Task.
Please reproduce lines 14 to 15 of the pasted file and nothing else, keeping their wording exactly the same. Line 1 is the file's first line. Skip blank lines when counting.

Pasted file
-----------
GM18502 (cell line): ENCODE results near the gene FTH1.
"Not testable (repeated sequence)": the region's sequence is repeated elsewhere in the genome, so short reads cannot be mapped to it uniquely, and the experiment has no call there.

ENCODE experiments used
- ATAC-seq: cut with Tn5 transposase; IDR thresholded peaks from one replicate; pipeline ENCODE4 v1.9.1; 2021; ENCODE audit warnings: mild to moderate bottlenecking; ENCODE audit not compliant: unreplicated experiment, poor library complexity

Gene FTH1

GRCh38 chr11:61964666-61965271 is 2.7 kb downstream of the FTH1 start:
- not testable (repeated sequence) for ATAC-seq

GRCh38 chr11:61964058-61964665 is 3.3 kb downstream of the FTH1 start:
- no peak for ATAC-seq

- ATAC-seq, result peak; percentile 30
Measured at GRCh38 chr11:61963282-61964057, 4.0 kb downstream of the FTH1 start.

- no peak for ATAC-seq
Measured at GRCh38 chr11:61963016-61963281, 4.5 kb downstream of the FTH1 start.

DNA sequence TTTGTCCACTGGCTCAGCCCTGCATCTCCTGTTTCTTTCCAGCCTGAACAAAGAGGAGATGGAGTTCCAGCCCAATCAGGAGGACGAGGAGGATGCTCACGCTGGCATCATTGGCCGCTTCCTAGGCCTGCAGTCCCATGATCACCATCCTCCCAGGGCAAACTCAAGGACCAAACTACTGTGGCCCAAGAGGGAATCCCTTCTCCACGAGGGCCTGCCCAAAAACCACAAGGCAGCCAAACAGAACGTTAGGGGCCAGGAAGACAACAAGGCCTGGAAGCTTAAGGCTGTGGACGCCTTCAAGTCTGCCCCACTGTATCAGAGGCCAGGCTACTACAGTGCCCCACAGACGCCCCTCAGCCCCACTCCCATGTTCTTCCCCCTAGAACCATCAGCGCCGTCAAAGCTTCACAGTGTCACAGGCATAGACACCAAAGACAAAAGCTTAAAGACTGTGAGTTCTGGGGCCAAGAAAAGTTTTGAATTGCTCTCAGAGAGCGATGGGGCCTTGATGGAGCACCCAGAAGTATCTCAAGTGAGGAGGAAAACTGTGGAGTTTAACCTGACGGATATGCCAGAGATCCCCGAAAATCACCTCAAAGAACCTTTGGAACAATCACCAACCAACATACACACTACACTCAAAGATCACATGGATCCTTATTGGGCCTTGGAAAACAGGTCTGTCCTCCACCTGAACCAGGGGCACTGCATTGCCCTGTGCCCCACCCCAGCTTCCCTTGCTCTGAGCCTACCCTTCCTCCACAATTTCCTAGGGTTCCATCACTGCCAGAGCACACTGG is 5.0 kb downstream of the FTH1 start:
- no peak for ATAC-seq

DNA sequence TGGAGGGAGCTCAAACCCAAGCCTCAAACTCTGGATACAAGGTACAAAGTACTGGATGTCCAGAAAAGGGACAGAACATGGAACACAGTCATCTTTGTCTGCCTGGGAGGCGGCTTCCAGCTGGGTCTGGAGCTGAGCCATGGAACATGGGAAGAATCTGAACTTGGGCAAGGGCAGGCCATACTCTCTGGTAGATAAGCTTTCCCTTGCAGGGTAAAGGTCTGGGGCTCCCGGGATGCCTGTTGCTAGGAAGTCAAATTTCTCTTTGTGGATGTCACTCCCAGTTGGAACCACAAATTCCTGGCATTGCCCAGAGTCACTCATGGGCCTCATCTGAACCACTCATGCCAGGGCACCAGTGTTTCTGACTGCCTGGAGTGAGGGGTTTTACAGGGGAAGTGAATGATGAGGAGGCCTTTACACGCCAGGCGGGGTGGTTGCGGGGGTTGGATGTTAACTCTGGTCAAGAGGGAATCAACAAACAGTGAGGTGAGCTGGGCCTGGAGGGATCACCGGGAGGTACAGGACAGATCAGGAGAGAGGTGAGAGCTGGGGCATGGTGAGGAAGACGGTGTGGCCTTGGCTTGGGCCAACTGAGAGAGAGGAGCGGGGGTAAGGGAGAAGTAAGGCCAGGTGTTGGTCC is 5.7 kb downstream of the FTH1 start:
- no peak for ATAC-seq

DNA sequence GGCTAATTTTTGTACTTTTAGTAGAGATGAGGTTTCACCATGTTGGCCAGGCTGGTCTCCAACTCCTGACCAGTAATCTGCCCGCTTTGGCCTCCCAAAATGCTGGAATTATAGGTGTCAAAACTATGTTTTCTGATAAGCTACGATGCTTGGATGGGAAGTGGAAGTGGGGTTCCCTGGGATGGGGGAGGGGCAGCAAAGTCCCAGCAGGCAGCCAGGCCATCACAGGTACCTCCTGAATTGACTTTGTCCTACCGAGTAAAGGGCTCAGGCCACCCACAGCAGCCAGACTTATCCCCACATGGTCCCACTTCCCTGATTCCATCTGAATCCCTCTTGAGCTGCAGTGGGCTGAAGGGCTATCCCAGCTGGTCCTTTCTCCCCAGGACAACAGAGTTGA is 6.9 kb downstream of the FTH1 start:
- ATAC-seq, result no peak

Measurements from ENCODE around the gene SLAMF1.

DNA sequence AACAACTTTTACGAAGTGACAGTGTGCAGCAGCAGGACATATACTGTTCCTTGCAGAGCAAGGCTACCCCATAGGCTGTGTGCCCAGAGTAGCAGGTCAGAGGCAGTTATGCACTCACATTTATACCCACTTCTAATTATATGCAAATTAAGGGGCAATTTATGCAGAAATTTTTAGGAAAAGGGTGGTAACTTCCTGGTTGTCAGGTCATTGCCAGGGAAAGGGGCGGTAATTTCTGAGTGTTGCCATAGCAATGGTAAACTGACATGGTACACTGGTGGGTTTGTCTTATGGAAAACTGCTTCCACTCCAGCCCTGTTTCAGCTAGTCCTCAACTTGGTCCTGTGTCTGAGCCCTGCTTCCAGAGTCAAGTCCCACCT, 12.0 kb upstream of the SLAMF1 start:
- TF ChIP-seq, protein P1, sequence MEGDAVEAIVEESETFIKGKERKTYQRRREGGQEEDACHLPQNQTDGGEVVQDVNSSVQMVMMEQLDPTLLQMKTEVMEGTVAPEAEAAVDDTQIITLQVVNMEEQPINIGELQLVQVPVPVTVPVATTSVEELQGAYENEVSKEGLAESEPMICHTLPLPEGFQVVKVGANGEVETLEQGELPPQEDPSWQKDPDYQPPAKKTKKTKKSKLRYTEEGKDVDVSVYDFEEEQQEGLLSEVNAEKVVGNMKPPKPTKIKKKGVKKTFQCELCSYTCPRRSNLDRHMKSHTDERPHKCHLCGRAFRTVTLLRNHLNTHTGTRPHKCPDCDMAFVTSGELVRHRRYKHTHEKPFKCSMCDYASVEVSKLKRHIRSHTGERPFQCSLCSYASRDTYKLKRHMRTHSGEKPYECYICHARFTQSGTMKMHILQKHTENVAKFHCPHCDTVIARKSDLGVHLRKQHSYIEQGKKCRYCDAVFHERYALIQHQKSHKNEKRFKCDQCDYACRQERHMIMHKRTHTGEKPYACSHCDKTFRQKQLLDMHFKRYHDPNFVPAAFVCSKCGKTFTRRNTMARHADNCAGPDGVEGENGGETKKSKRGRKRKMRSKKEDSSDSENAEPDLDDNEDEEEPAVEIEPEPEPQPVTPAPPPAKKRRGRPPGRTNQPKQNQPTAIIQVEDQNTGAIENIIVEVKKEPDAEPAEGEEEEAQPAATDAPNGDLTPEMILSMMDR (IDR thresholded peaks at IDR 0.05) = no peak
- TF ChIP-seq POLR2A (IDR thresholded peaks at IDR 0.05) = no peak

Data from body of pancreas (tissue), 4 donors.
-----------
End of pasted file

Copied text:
DNA sequence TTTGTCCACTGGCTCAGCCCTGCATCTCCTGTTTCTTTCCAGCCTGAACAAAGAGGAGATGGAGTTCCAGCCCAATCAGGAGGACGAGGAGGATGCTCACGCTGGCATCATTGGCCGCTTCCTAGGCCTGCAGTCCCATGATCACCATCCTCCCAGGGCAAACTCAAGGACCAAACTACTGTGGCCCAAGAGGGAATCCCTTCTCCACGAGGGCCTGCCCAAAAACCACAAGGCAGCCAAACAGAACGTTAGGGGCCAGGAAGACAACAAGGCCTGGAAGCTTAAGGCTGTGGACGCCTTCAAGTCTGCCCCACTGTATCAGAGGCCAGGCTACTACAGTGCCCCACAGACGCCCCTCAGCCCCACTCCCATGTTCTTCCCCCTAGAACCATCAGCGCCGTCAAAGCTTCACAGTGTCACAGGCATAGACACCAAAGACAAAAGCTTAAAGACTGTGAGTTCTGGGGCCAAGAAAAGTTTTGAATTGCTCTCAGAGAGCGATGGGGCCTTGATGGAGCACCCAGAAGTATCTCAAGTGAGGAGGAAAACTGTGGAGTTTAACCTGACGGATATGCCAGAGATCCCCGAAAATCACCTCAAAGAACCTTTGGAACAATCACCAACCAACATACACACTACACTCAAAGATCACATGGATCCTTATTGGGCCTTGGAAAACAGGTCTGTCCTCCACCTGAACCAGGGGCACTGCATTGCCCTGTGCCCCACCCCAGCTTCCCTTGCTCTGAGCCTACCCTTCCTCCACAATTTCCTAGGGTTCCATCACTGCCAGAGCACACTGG is 5.0 kb downstream of the FTH1 start:
- no peak for ATAC-seq